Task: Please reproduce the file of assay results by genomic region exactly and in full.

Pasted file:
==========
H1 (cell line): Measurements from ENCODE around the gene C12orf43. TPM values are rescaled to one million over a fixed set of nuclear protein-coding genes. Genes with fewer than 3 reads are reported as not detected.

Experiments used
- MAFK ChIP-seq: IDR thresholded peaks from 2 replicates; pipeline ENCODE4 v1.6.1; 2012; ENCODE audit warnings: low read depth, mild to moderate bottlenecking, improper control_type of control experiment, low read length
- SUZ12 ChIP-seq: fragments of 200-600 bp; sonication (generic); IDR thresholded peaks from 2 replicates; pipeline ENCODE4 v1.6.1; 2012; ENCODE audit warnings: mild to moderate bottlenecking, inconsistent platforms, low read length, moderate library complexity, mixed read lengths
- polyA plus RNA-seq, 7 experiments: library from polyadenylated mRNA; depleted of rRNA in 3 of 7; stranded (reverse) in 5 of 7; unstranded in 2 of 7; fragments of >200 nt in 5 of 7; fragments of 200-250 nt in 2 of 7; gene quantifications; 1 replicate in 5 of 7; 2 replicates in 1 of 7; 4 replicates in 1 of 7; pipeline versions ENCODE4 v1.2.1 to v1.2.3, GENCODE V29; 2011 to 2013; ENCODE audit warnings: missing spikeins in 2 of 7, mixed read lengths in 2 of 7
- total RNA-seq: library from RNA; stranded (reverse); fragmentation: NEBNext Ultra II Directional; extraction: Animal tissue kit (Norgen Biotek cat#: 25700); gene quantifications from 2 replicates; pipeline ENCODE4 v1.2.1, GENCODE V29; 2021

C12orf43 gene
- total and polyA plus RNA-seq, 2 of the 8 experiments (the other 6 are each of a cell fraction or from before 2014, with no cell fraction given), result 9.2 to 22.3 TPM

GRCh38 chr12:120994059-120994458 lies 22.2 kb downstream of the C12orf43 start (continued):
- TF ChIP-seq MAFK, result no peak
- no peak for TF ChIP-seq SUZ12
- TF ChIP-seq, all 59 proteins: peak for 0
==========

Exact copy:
H1 (cell line): Measurements from ENCODE around the gene C12orf43. TPM values are rescaled to one million over a fixed set of nuclear protein-coding genes. Genes with fewer than 3 reads are reported as not detected.

Experiments used
- MAFK ChIP-seq: IDR thresholded peaks from 2 replicates; pipeline ENCODE4 v1.6.1; 2012; ENCODE audit warnings: low read depth, mild to moderate bottlenecking, improper control_type of control experiment, low read length
- SUZ12 ChIP-seq: fragments of 200-600 bp; sonication (generic); IDR thresholded peaks from 2 replicates; pipeline ENCODE4 v1.6.1; 2012; ENCODE audit warnings: mild to moderate bottlenecking, inconsistent platforms, low read length, moderate library complexity, mixed read lengths
- polyA plus RNA-seq, 7 experiments: library from polyadenylated mRNA; depleted of rRNA in 3 of 7; stranded (reverse) in 5 of 7; unstranded in 2 of 7; fragments of >200 nt in 5 of 7; fragments of 200-250 nt in 2 of 7; gene quantifications; 1 replicate in 5 of 7; 2 replicates in 1 of 7; 4 replicates in 1 of 7; pipeline versions ENCODE4 v1.2.1 to v1.2.3, GENCODE V29; 2011 to 2013; ENCODE audit warnings: missing spikeins in 2 of 7, mixed read lengths in 2 of 7
- total RNA-seq: library from RNA; stranded (reverse); fragmentation: NEBNext Ultra II Directional; extraction: Animal tissue kit (Norgen Biotek cat#: 25700); gene quantifications from 2 replicates; pipeline ENCODE4 v1.2.1, GENCODE V29; 2021

C12orf43 gene
- total and polyA plus RNA-seq, 2 of the 8 experiments (the other 6 are each of a cell fraction or from before 2014, with no cell fraction given), result 9.2 to 22.3 TPM

GRCh38 chr12:120994059-120994458 lies 22.2 kb downstream of the C12orf43 start (continued):
- TF ChIP-seq MAFK, result no peak
- no peak for TF ChIP-seq SUZ12
- TF ChIP-seq, all 59 proteins: peak for 0